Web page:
Traditional wisdom says that we shouldn’t eat before bed, but that’s not necessarily true. The myth that food eaten before bed will sit in your stomach all night and promote weight gain is actually false.
And you also aren’t likely to be kept awake by your body’s efforts at digestion – you can do all your other daily activities while digesting, after all.
Some dieticians are now recommending that you go ahead and make a habit of having a healthy bedtime snack in order to keep your blood sugar levels steady and provide the energy necessary to keep burning fat and rebuilding muscle all night long.
Eating before bed can help you fall asleep, as well. Feelings of hunger and a craving for food can be uncomfortable and distracting enough to keep us up.
Now, the wrong foods before bed can be troublesome. But as long as you make a good choice, there’s no reason not to have a little bedtime snack. Following are the five best choices for a nighttime nibble.
Bananas are a great bedtime snack because they contain high levels of magnesium and potassium, which work well together to relax muscles. They also contain a lot of vitamin B6, which helps in the production of serotonin, the peaceful-feeling hormone, and melatonin, the hormone that induces sleep.
Bananas also have a healthy dose of the amino acid tryptophan to further support the production of serotonin and melatonin. All that and just the right amount of sweetness to soothe a sugar craving make bananas an excellent bedtime choice.
Almonds are a great snack to carry you through 6-8 hours of sleep because they are rich in healthy fats that take some time to digest.
Especially if you are exercising regularly, sleep is when your muscles are working on rebuilding, and they need fuel to do that effectively. Almonds, like bananas, also contain magnesium and tryptophan to help your body relax and drift off to sleep.
Do you ever get that feeling that you just can’t sleep until you have a little taste of something sweet? Turns out, a bit of sugar at bedtime really does help your brain utilize sleep more effectively.
A spoonful of honey is a great option because it is a natural sugar that allows tryptophan to enter the brain easily, which in turn stimulates the release of melatonin and shuts off the production of orexin, which keeps the brain alert.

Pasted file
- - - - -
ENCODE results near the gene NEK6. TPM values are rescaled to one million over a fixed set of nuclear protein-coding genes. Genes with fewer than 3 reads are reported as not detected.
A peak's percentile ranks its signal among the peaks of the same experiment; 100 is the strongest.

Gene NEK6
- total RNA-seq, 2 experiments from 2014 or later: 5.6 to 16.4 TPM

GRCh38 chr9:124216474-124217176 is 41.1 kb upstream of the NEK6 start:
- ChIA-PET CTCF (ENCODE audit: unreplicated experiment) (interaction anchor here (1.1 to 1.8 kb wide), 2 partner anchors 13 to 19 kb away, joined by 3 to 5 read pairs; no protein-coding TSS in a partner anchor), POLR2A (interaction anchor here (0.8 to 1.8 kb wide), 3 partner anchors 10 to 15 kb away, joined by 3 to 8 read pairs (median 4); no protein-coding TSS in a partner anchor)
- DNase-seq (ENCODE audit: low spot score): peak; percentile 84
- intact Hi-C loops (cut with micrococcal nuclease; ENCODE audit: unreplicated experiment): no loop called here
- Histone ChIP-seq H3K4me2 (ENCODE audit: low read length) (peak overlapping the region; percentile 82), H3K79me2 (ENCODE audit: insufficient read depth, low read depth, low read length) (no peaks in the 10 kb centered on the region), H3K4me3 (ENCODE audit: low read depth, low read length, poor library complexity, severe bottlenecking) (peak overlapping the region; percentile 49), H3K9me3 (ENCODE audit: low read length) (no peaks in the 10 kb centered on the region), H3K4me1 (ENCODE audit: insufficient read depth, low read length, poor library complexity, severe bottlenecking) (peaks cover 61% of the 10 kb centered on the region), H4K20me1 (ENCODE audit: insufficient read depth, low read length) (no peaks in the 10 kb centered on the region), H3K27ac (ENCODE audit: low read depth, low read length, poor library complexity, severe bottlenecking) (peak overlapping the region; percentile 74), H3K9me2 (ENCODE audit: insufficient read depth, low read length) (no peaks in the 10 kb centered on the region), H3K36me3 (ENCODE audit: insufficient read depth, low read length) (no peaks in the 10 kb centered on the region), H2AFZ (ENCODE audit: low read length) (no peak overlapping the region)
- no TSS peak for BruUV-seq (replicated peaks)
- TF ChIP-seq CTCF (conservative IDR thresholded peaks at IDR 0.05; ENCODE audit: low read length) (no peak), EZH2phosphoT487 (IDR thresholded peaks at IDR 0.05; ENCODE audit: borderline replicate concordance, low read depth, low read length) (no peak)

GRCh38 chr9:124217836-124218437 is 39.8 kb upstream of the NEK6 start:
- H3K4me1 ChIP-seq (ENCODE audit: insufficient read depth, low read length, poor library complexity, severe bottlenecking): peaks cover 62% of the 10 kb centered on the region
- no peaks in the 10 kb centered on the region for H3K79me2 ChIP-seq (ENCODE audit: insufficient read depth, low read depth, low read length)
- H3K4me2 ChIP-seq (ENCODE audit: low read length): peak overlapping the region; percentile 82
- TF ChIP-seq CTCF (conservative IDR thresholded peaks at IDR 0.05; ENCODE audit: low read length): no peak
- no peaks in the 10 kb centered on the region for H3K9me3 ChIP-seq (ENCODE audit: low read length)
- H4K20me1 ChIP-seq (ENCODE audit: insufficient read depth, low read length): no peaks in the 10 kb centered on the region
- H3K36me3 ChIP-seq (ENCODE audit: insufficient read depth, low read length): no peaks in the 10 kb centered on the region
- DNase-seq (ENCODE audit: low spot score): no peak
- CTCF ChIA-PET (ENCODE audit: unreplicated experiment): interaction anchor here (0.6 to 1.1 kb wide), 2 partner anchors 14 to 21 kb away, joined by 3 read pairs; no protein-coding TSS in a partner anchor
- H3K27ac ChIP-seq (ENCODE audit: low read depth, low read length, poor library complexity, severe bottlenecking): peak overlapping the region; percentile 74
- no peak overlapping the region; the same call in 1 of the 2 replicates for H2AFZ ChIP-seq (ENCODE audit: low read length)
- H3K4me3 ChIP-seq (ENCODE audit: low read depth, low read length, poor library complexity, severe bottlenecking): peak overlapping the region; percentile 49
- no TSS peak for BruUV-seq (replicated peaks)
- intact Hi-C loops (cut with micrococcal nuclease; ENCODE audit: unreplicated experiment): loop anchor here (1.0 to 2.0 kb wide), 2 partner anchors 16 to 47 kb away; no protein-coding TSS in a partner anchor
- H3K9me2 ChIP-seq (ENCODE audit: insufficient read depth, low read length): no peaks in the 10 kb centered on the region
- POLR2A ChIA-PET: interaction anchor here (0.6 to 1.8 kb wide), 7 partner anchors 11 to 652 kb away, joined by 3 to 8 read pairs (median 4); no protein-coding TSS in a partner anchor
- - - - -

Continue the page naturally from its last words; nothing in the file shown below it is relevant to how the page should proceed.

Oats are a carbohydrate that when digested, raise insulin levels in the blood. That allows tryptophan to enter the brain and get converted to serotonin.
A small bowl of oatmeal before bed can trigger this necessary process, but be aware that if you eat very much protein along with carbohydrates, the process is blocked. If you are on a high-protein, low-carbohydrate diet and are having trouble sleeping, this may be the cause.
5. Kiwi fruit
Kiwi is both tart and sweet, making it a star at managing cravings. It contains a fair amount of folate and potassium, as well as vitamins C and K.
Eating kiwi fruit may also help to maintain digestive health, reduce inflammation, and reduce cholesterol due to a high level of fiber and carotenoid antioxidants. And of course, kiwis also deliver that all-important serotonin.
Recent studies revealed that participants who ate two kiwis one hour before bed each night fell asleep 42% faster than when they ate nothing before hitting the sack.
So there you have it. If your body is telling you that it’s hungry at bedtime, listen to it! If you make a habit of eating a little snack before bed, you will also be more prepared to make the right choice.
Tossing and turning for an hour, then giving up and eating greasy leftover takeout food won’t do the trick.
But a little bit of brain fuel, in the form of honey, fruit, or a complex carbohydrate, makes all the difference in your ability to not only turn off and fall asleep, but also to make effective use of your slumber and wake refreshed.
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